Academic journal article Church History

The Function of Inaugural Editorials in Missionary Periodicals

Academic journal article Church History

The Function of Inaugural Editorials in Missionary Periodicals

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During the nineteenth century, over 300 missionary periodicals were established in Britain,18 along with hundreds in North America, Europe, and the colonial world, yet little has been written about the rationale behind their establishment.19 From their beginnings as sources of intelligence, periodicals developed into vehicles of influence by the first decades of the nineteenth century, with missionary organizations also using this reduplicated commodity to deliberately persuade and mold public attitudes.20 This article examines some thirty inaugural editorials and first volume prefaces to Protestant missionary periodicals, including those from "new series," to uncover how editors justified their establishment to their potential readership.

The growth in nineteenth-century evangelical Protestant missionary endeavors was reflected in increased numbers of missionary specific periodicals.21 Given the frequent presence of an "Editorial Notice," "Prospectus," "Introductory Remarks," "Unser Programm (our program)" or a more personable notice, such as "To our readers," in the inaugural issues it can be assumed that the establishment of a missionary periodical was not self evident, but required justification.22 These texts ranged from a short paragraph to ten pages long. Their positioning at the beginning of the periodical, or, very rarely, as an epilogue or "Salutatory,"23 was a didactical tool that encouraged the reading of the periodical in the way that the editor(s) intended.

The predominantly male editors of these publications sought to create distinct audiences. Society periodicals justified their establishment by acknowledging their need to communicate with their disparate members, supporters, and patrons as well as with young missionary societies such as the Presbyterian Church's Western Foreign Missionary Society, hoping that their periodical would help them become known.24 Denominational periodicals, such as the General Baptist Magazine, Repository, and Missionary Observer (London, 1854), noted in their preface the "bond of union, and as such a source of strength" provided by their publication.25 In contrast, intra-denominational, non-denominational and supra-societal publications reached beyond any defined, single audiences. These latter periodicals can be divided between a national model and a digest model. The American Missionary Register (New York, 1820), as a national supra-societal publication, explicitly stated the seven societies in the United States that they would report upon, and thus positioned itself as the national authority.26 An early periodical, the New York Missionary Magazine (New York, 1800) justified its establishment in fulfilling a national need so that the American readership could obtain intelligence about the "heathen" mission work in "our own land" from a local, not foreign, periodical.27 Such periodicals intentionally and actively created national church identities separate to international churches.28 Digest publications, such as Evangelisches Missions-Magazin (Basel, 1857), aimed to synthesize material from multiple languages, providing the lay audience with missionary news, reports, and book reviews that spanned denominational, linguistic, and geographical boundaries.29 Subsequent periodicals, such as the Allgemeine Missions-Zeitschrift (Gütersloh, 1874), followed this model,30 with digests advertising themselves as saving both time and money.31 The increase in cheap secular as well as religious periodicals from the 1820s, due to affordable access to technology,32 ensured that the affordability of publication was stressed within inaugural addresses of missionary periodicals, so that all could be privy to "the progress of truth and righteousness in heathen lands."33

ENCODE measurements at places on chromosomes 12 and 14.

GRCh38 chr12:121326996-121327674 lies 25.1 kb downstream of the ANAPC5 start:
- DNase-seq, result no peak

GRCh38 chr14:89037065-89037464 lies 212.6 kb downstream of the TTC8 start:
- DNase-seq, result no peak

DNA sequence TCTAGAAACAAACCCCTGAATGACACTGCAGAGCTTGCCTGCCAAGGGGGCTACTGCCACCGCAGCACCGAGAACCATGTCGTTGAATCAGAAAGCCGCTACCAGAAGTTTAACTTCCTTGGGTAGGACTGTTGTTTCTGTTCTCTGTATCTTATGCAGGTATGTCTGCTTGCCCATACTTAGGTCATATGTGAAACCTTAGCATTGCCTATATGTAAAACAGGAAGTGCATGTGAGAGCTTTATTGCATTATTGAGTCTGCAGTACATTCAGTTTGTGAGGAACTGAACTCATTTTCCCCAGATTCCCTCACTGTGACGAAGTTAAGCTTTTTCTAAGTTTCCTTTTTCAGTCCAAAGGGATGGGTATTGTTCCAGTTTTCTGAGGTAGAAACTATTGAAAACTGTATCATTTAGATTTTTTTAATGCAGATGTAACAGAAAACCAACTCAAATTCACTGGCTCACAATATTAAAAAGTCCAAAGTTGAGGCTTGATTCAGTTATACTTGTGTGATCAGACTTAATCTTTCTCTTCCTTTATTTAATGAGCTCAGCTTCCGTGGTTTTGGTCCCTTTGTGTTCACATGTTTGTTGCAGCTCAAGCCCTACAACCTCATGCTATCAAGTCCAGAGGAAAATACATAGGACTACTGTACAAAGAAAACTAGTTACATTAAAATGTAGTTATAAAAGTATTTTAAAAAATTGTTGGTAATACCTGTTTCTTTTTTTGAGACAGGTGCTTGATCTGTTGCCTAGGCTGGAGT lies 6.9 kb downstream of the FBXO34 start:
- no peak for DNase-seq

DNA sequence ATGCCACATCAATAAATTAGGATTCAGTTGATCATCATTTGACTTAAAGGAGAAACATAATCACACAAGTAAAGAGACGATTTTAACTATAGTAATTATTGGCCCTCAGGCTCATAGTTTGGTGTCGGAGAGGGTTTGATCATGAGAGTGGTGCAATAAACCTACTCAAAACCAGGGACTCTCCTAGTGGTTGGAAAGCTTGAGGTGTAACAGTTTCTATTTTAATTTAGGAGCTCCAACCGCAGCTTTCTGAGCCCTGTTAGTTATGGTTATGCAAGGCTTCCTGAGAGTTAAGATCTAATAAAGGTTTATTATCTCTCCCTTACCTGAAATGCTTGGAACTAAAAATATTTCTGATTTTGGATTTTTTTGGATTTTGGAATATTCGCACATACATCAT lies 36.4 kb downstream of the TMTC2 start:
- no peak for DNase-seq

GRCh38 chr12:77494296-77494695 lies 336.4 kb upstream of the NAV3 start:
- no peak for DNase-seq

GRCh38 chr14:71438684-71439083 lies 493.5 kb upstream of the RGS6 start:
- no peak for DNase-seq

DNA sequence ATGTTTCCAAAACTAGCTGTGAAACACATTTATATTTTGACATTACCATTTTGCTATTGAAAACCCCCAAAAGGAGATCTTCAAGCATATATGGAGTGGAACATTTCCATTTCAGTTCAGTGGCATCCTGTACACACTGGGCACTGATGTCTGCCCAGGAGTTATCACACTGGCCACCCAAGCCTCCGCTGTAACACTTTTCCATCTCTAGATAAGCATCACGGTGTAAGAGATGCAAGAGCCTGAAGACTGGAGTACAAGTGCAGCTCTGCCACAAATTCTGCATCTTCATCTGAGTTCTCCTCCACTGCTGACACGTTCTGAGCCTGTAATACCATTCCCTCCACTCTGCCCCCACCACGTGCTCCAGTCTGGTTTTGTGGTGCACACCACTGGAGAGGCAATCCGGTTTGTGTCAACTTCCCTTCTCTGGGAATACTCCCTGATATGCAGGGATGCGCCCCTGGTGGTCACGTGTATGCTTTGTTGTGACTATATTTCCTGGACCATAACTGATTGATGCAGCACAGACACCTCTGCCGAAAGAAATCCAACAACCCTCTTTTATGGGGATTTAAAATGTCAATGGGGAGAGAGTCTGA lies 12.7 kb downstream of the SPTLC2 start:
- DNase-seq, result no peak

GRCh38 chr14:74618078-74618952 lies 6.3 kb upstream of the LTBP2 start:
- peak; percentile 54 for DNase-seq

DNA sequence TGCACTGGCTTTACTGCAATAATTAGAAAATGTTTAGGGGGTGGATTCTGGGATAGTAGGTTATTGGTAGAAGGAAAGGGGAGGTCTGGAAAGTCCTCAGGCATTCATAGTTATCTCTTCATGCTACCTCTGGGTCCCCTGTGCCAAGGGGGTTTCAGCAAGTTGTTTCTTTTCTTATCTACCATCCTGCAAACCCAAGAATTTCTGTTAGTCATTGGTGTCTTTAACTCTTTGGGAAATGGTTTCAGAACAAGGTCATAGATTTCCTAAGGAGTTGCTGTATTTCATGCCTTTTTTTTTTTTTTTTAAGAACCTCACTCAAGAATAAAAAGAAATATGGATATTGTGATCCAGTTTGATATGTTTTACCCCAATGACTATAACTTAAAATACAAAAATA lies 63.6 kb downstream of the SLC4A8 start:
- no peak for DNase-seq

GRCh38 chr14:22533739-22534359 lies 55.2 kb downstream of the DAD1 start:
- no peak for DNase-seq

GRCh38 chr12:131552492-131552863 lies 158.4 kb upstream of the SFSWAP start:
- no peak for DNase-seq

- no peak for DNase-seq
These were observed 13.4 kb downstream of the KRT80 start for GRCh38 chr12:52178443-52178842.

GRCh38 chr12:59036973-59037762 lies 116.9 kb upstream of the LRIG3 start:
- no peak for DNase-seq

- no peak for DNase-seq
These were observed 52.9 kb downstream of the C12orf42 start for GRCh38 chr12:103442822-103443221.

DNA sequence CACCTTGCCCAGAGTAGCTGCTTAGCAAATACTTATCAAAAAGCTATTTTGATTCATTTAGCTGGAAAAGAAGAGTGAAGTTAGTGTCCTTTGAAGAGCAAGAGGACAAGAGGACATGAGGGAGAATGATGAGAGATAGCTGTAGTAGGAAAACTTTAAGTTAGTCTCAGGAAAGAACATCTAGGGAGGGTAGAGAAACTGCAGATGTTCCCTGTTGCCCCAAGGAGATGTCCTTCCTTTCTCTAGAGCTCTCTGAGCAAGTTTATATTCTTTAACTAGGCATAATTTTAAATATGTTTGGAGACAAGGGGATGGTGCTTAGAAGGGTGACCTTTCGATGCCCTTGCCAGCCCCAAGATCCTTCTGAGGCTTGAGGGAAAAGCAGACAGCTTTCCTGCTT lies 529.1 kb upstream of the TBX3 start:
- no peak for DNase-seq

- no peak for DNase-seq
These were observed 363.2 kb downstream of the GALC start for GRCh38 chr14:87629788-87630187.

I.

Respectability Through Didactic and Edifying Material

Nineteenth-century missionary periodicals aimed at respectability, by providing content that was informative, authoritative, edifying, and occasionally entertaining. …

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